warheads as it believes it can afford, but well short of START I or II
Date: Fri, 10 Sep 1999
From: "Jerry F. Hough" <firstname.lastname@example.org>
Subject: Re: 3488-Hough Responds
As can be imagined, I received a number of comments on my last
comment. Gretchen Wilson Brevnov replied that she, her husband, and
their two children are living in London, not in her home state of Kentucky.
She protests that she and her husband are quite innocent of any corruption.
Let me make myself absolutely clear. I obviously do not know
whether there was any corruption as we define the term involved with the
Brevnovs in Nizhnii, United Electric, or the IFC project. As I hope
that a series of comments have made clear that I do not care. The kind of
American press focus on crime and corruption represented in David Hoffmann's
most recent and earlier articles seems to me to be extraordinarily
I really think that the line between corruption and profits is
quite unclear in early capitalism, and, as I have indicated many times, I
think that the US Robber Barons and the government officials they dealt with
played a very useful role in US history. What disturbs me about
Brevnov is United Electric and earlier the "private" banks in Nizhnii.
United Electric is essentially a state company--or really a patrimony of
Yeltsin--that supplies electricity free to regions and enterprises as a form
of patronage to control them and the Federation Council. It is the sort of
institution that makes a joke of talk about a normal market economy or any
autonomy or independent power of the regions.
All rulers have their mechanisms of rule, but what really disturbs me
is that United Electric is 49 percent privatized. Surely people like Brevnov
acquired a substantial packet of shares one way or another. They
received dividends. Many of them sold their shares to Westerners, who likely
did very badly with their purchase. The insiders who were selling
presumably did not think they themselves were holding the Russian
equivalent of Microsoft and did not sell them to Westerners out of
generosity alone. Indeed, the circulation of personnel in Russia clearly is
designed to assure that insiders flow through the kind of jobs where
they get "stock options" and the like. Presumably a lot of the
proceeds are now abroad. It may all be legal.
But the utter scandal is precisely that it may all be legal. That
is the point that all the fictional melodrama like Hoffmann's keeps
hiding. It is cover for the character of American and Russian policy.
United Electric is a state firm. There is no excuse that it is not 100
nationalizedif that is the case. There is no excuse that there is private
profit to be made with a state firm or with a bank whose sole purpose is
providing state subsidies to enterprises, regions, etc. and that is
bankrupt from the first, even as it sells paper and forward contract
insurance to Westerners.
Least of all is there any excuse that the West pushed the Russians
in this direction--indeed, required this kind of fraud and false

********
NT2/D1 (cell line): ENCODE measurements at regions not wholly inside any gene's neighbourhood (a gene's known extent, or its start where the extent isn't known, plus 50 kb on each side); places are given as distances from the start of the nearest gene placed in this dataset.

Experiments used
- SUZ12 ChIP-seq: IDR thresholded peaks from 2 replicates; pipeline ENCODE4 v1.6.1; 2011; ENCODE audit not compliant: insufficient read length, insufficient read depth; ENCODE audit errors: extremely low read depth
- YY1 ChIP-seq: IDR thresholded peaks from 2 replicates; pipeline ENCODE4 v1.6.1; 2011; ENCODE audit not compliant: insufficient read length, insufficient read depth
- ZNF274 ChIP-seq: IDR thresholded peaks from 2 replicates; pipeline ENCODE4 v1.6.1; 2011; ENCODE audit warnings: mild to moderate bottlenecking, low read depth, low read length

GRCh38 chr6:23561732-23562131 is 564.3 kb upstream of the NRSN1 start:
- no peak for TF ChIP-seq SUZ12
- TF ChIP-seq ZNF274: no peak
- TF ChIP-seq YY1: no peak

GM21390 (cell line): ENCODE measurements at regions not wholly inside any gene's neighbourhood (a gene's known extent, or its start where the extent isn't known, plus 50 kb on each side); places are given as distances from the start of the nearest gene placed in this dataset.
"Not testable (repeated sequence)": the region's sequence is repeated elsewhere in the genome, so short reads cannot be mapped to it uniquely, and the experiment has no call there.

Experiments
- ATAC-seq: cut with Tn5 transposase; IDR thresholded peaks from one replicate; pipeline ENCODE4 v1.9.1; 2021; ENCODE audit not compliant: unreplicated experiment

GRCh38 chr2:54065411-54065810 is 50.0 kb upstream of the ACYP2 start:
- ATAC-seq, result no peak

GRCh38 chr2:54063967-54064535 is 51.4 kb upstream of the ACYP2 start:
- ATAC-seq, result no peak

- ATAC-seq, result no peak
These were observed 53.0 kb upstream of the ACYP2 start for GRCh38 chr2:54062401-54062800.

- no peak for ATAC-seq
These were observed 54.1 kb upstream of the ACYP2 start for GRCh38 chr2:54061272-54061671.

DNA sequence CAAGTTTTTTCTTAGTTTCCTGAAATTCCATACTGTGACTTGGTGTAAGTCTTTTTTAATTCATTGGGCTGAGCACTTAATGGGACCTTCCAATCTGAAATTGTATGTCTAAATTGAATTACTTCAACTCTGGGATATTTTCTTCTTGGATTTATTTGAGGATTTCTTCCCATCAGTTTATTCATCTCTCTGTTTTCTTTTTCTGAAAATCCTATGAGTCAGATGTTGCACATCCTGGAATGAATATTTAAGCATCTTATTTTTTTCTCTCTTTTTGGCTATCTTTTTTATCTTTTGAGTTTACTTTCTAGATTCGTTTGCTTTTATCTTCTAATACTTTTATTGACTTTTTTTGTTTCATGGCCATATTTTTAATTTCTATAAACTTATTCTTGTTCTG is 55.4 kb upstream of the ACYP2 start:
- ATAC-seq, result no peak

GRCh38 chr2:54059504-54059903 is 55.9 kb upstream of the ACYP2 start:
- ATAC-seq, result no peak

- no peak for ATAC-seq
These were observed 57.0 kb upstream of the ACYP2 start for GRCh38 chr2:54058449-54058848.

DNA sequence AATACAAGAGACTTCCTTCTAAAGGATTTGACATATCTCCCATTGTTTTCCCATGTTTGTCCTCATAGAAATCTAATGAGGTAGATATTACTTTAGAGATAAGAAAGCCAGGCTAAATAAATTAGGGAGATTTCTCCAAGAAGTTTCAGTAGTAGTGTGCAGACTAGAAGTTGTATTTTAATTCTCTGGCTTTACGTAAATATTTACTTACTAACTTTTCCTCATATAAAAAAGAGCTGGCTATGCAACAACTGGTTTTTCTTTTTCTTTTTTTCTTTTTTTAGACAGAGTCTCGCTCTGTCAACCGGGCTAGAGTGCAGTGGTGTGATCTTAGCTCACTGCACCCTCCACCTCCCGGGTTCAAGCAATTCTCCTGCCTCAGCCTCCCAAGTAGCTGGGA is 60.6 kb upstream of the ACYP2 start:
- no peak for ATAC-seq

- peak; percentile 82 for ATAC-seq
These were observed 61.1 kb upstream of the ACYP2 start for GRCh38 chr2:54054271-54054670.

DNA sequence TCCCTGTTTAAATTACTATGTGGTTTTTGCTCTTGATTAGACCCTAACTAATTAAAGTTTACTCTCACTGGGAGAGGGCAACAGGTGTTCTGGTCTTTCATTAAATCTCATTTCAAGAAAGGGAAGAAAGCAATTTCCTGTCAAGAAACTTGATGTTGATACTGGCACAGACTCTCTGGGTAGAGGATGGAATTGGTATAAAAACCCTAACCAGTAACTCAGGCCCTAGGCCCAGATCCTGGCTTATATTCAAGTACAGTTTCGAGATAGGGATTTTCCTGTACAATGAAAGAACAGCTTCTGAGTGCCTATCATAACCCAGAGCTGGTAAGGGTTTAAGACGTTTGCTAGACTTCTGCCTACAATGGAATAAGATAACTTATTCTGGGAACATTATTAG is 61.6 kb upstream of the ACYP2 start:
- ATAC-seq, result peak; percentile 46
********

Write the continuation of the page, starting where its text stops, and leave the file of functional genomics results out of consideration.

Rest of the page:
bookkeeping even when papers like Izvestiia kept reporting it. The West
insisted on false privatization because that was an indicator of success.
Despite denials, the loan-for-shares deal came out at the same time as
the decision on the huge 1995 IMF loan and was a response to IMF pressure
to sell state assets and strengthen the balance sheets of the banks. The
nature of the program was absolutely clear from Financial Times in
April 1995 and no one in the IMF or US government protested. One might
think that the IMF forced privatization in order to enrich Western investors,
but instead it did it so to fleece Western investors. Presumably that was
not the intention, but it always was a high risk and investors were reassured
rather than warned of the extremely high risk. Russia after all was a
normal market economy. Indeed, by 1996-1997 when the investors were
really drawn in, there was no risk at all. It was clear the pyramid had
I don't blame Russian insiders from following rational self-interest
the way that the neoliberal model correctly says they should. Crime and
corruption is in self-interest if that is what the incentives suggest. That
is the theme of my new book--Russian behavior proved that Russians were normal
economic men and behaved as the neoliberal model said they should. But the
West is supposed to advise the creation of incentives that lead rational
actors in a direction that is in the societal, public good. That includes
continued nationalization of the electricity, oil, and gas companies if they
are not really private. That means trying to find out how the system
really works, and trying to correct errors. The US tax code is a set of
institutions and incentives that we monitor continually to make sure
that it not being gamed with loopholes. But instead of trying to fix
the loopholes in Russia, Treasury and IMF tried to hide them and pretend
that nothing was happening. They still are.